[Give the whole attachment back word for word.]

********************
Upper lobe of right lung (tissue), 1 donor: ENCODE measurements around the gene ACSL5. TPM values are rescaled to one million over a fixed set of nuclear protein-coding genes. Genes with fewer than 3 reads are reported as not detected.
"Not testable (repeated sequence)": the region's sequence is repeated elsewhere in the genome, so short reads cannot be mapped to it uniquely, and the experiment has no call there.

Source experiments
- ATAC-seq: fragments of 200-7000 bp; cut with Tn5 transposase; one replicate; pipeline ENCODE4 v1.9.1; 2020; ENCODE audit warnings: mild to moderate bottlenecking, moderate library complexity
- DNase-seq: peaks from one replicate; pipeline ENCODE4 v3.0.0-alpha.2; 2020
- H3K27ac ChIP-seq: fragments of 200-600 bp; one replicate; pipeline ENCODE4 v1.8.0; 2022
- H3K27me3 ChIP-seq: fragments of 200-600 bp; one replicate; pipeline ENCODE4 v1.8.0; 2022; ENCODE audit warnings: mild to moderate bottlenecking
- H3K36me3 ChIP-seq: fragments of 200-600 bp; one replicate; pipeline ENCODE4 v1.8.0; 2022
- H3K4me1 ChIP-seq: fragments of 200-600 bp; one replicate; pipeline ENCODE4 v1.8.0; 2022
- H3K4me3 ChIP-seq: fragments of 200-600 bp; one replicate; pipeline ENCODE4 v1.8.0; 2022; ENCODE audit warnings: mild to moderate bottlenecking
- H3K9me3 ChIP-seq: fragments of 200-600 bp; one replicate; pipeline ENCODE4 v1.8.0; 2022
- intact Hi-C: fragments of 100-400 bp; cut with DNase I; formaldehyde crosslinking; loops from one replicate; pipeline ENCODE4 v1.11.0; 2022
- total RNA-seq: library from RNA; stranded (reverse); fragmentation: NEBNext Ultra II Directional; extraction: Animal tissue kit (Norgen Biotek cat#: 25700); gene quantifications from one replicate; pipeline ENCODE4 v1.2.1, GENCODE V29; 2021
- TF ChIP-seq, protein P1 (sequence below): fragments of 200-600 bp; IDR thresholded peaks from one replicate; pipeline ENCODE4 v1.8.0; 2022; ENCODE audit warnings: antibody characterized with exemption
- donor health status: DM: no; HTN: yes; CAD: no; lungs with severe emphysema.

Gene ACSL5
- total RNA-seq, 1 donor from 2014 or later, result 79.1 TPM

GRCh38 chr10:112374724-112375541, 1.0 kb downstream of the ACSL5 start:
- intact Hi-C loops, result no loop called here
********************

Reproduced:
Upper lobe of right lung (tissue), 1 donor: ENCODE measurements around the gene ACSL5. TPM values are rescaled to one million over a fixed set of nuclear protein-coding genes. Genes with fewer than 3 reads are reported as not detected.
"Not testable (repeated sequence)": the region's sequence is repeated elsewhere in the genome, so short reads cannot be mapped to it uniquely, and the experiment has no call there.

Source experiments
- ATAC-seq: fragments of 200-7000 bp; cut with Tn5 transposase; one replicate; pipeline ENCODE4 v1.9.1; 2020; ENCODE audit warnings: mild to moderate bottlenecking, moderate library complexity
- DNase-seq: peaks from one replicate; pipeline ENCODE4 v3.0.0-alpha.2; 2020
- H3K27ac ChIP-seq: fragments of 200-600 bp; one replicate; pipeline ENCODE4 v1.8.0; 2022
- H3K27me3 ChIP-seq: fragments of 200-600 bp; one replicate; pipeline ENCODE4 v1.8.0; 2022; ENCODE audit warnings: mild to moderate bottlenecking
- H3K36me3 ChIP-seq: fragments of 200-600 bp; one replicate; pipeline ENCODE4 v1.8.0; 2022
- H3K4me1 ChIP-seq: fragments of 200-600 bp; one replicate; pipeline ENCODE4 v1.8.0; 2022
- H3K4me3 ChIP-seq: fragments of 200-600 bp; one replicate; pipeline ENCODE4 v1.8.0; 2022; ENCODE audit warnings: mild to moderate bottlenecking
- H3K9me3 ChIP-seq: fragments of 200-600 bp; one replicate; pipeline ENCODE4 v1.8.0; 2022
- intact Hi-C: fragments of 100-400 bp; cut with DNase I; formaldehyde crosslinking; loops from one replicate; pipeline ENCODE4 v1.11.0; 2022
- total RNA-seq: library from RNA; stranded (reverse); fragmentation: NEBNext Ultra II Directional; extraction: Animal tissue kit (Norgen Biotek cat#: 25700); gene quantifications from one replicate; pipeline ENCODE4 v1.2.1, GENCODE V29; 2021
- TF ChIP-seq, protein P1 (sequence below): fragments of 200-600 bp; IDR thresholded peaks from one replicate; pipeline ENCODE4 v1.8.0; 2022; ENCODE audit warnings: antibody characterized with exemption
- donor health status: DM: no; HTN: yes; CAD: no; lungs with severe emphysema.

Gene ACSL5
- total RNA-seq, 1 donor from 2014 or later, result 79.1 TPM

GRCh38 chr10:112374724-112375541, 1.0 kb downstream of the ACSL5 start:
- intact Hi-C loops, result no loop called here